Now, I’m aware that he had other flaws too (lots of casual sexism, an inability to distinguish between being argumentative and just being an asshole), but there’s just something really distressing about such a large-scale moral and intellectual failing as Hitchens’ support for the neo-con agenda post-9/11.  One wonders what the Christopher Hitchens of the 1980’s would have made of his Bush and Obama-era counterpart.  I recall the appendix to Tariq Ali’s Bush in Babylon (2004), which addresses the question: “What the hell happened to Christopher Hitchens?” (And that’s only a slight paraphrase).  After all, Hitchens and Ali used to share the same generally far-left publisher, Verso (they have a “V” logo, which I should imagine would be a bit confusing in Britain, where Vintage has a slightly more stylized “V” logo, but I digress).  And Verso continues to carry the “classic” Hitchens texts, like The Trials of Henry Kissinger, but it would have been inconceivable for them to carry his pro-Iraq War polemic, A Long Short War: The Postponed Liberation of Iraq (2003) (the “short” in the title presumably refers to what must have seemed like the “short” duration of American combat activities in Iraq when the book was published).  In the introduction to the book, Hitchens cites Ahmad Chalabi, the Iraqi huckster whose lies and manipulations played a key role in convincing the Bushies that they would be “greeted as liberators” and that, while they were at it, they should probably put Chalabi in power after Hussein had been removed.  Again, how someone of Hitchens’ intellectual prowess failed to see through a con artist like Chalabi is almost inexplicable, unless one concludes that Hitchens had been absolutely blinded by 9/11.

As I conclude this rather pessimistic 9/11 piece, I should mention Hitchens wasn’t the only one to go morally bankrupt after 9/11.  The entire American political “left” (by which I mean those “leftists” with actual political power, and in scare-quotes because they’re hardly leftists), all the Democrats rallied around Bush and enthusiastically supported his curtailment of civil liberties in the United States, his invasion of Afghanistan, and his invasion of Iraq under completely bullshit pretenses, which were so absurd that they make the so-called Gulf of Tonkin incident look like Pearl Harbor.  And Obama didn’t support the Iraq War, but that’s because he was a state senator in Illinois at the time and his opinion on the war didn’t matter.  Upon coming into power, he’s done all sorts of evil shit of his own, including maintaining the “tropical gulag” at Guantanamo Bay (that’s not my original description of it, but I don’t remember who to credit [maybe Harold Pinter?]), continuing the detention of people that his own Justice Department has determined to be innocent, blowing up scores of innocent people in Pakistan and Yemen, ordering the extra-judicial killings of American citizens in Yemen, and all of this with bipartisan support, thusly establishing the precedent that this shit is ok to do.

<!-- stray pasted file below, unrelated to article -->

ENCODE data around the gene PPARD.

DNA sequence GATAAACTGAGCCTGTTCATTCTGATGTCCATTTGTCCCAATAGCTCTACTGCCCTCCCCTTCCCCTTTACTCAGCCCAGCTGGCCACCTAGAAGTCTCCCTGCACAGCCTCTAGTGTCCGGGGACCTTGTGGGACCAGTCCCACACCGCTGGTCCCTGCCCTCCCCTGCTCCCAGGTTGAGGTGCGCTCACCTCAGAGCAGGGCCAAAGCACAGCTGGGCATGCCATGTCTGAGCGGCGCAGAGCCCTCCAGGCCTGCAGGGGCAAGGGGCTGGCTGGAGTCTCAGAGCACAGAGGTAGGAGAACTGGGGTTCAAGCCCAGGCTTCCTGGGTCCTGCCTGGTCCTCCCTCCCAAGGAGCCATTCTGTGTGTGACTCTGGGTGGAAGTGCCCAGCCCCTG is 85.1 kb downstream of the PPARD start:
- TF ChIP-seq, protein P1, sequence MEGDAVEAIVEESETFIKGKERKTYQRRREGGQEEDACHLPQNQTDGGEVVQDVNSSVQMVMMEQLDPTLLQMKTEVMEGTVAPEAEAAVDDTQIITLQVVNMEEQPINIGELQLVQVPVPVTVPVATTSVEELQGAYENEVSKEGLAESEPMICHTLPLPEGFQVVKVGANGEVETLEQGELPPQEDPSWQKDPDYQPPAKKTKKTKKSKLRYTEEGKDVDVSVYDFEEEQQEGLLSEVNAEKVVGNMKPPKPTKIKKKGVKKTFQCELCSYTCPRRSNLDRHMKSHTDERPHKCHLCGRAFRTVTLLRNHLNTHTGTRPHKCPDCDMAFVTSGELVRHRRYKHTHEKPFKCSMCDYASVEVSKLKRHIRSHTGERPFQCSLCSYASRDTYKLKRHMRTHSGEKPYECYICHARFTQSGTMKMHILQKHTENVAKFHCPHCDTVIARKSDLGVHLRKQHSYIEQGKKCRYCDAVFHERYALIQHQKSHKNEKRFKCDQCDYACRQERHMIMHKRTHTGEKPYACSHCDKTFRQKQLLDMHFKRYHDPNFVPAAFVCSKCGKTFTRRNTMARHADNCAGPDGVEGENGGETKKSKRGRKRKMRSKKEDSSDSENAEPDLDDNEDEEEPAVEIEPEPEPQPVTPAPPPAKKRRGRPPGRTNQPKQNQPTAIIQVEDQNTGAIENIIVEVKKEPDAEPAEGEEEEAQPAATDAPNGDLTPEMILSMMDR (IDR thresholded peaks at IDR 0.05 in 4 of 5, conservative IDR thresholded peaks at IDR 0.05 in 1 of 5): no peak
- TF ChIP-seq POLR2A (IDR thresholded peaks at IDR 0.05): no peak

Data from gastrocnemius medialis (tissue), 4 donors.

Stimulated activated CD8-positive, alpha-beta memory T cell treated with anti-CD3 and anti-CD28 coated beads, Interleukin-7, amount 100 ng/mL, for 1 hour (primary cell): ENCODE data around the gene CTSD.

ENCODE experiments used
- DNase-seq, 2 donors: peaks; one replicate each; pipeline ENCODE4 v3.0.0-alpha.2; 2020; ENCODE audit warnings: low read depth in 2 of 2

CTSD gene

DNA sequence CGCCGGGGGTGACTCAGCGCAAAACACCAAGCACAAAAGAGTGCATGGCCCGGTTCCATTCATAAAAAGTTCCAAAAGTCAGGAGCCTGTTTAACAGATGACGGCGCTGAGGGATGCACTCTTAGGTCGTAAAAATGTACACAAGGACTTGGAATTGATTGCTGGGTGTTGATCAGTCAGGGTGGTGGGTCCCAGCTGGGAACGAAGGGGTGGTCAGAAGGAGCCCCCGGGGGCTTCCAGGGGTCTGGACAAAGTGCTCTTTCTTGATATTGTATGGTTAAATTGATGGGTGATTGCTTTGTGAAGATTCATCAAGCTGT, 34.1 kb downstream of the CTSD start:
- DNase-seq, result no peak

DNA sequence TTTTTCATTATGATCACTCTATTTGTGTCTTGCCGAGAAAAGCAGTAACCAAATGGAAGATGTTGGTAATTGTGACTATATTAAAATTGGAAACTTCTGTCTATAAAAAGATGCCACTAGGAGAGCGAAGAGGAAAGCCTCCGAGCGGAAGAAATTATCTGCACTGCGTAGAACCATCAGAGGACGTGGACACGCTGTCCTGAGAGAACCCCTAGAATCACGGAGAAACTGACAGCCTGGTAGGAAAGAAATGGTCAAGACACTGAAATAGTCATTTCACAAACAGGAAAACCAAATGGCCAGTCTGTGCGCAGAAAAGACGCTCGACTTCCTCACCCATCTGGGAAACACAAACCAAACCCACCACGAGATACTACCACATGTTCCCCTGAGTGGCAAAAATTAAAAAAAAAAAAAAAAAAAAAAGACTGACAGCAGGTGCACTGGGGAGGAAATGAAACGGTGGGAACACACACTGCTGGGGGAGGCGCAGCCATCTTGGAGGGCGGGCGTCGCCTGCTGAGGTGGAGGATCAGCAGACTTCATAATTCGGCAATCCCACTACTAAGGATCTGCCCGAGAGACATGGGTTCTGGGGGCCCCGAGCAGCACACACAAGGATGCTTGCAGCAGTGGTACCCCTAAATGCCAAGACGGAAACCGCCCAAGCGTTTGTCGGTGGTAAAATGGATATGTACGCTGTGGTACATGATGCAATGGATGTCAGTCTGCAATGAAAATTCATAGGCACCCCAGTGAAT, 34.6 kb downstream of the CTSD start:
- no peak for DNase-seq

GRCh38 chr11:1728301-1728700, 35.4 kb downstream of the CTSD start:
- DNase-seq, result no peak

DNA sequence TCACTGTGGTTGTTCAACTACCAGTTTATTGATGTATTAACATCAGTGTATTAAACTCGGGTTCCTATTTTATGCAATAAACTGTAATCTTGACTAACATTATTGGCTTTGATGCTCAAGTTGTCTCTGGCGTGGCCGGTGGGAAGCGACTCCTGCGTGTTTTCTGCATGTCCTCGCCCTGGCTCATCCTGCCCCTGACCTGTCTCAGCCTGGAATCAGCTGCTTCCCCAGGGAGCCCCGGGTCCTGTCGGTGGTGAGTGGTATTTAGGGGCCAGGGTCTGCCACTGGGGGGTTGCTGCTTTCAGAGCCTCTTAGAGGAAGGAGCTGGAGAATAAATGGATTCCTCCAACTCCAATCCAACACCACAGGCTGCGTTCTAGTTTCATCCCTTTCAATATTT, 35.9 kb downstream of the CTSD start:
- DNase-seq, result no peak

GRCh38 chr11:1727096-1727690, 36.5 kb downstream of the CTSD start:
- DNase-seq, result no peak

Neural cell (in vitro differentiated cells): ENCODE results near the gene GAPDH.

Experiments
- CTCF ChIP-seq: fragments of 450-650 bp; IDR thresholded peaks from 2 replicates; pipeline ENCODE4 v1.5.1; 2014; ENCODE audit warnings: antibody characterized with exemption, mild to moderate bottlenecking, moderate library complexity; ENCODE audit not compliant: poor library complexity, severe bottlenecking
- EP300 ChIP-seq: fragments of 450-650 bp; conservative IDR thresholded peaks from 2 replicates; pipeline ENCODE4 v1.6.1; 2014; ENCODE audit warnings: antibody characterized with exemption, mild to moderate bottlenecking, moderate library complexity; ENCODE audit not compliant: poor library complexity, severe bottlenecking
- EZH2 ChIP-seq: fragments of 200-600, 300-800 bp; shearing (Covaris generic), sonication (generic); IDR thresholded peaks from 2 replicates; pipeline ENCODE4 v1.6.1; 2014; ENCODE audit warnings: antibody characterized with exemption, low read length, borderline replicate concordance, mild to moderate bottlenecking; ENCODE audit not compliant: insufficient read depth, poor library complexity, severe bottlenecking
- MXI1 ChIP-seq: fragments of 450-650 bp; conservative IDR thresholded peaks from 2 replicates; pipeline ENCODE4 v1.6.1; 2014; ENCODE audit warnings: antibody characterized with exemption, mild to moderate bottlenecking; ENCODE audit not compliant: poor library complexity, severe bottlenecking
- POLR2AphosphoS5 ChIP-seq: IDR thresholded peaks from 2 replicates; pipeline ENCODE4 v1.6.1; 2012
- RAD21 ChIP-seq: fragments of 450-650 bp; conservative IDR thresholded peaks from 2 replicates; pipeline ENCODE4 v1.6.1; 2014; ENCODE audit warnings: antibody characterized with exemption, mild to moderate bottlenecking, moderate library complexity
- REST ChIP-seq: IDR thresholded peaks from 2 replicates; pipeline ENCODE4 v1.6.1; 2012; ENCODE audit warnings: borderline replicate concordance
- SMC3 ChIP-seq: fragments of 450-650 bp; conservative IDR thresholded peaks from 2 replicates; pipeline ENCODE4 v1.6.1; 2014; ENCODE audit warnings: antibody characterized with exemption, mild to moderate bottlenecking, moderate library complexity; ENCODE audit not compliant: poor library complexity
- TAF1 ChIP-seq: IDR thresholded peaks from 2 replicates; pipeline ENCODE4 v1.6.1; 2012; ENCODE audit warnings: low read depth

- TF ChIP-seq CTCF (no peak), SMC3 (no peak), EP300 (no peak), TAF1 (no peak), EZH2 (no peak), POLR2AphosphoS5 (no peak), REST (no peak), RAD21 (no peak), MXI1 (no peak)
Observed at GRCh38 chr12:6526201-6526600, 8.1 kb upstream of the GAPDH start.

So everybody in the American political class (with a few choice exceptions, of course: Kucinich-Sanders 2012!) is a morally bankrupt sell-out.  They have all caught the Hitchens syndrome.

Oh, also, if anyone thinks it’s in poor taste to speak of ill of the dead, as I have done here with Hitchens, you should remember that (a) he’s been dead for almost a year now and (b) he spoke ill of the dead all the time.  His attack on Jerry Falwell in the immediate aftermath of that hateful bigot’s death was one of his finest moments.

Thursday, September 6, 2012

Really Troublesome History: Rob Lemkin’s and Thet Sambath’s Enemies of the People

I like to think that no historical event, no matter how horrific, is unexplainable.  There are those who say that certain horrors—the Holocaust being the one where this comes up most frequently—defy explanation, but I don’t buy that.  The Holocaust may be the worst of all the historical things, but it’s the result of historical processes and these can be understood, more or less.  But when they say that it’s “unexplainable,” they’re generally referring not to the historical processes in question but rather to the moral question: How could people do this?

It becomes especially troublesome when the participation in the slaughter in question is on a large scale; during the Rwandan genocide, thousands upon thousands of ethnic Hutus butchered their Tutsi neighbors.  And to speak bleakly, the Rwandan genocide required mass participation in a way that the Holocaust didn’t.  The Holocaust was mechanized, industrialized slaughter, whereas the Rwandan genocide was perpetrated in one of the poorest countries in the world, by a Third World army and militias armed with machetes.  It was very low-tech killing, but in the one hundred days or so during which the Rwandan genocide took place, they actually managed, by some calculations, to kill more efficiently than did the Nazis.

The Cambodian genocide that took place during the relatively brief regime of the Khmer Rouge (1975-79) is comparable to the Rwandan genocide in terms of the low-tech methods of slaughter employed.  First, there’s just starvation, which doesn’t require any positive action on the part of the killer, but merely his willingness to inflict deprivation on his victim.  But it seems like much of the killing, at least as it was discussed in Rob Lemkin’s and Thet Sambath’s Enemies of the People, (2009) was perpetrated with knives and sharpened bamboo poles.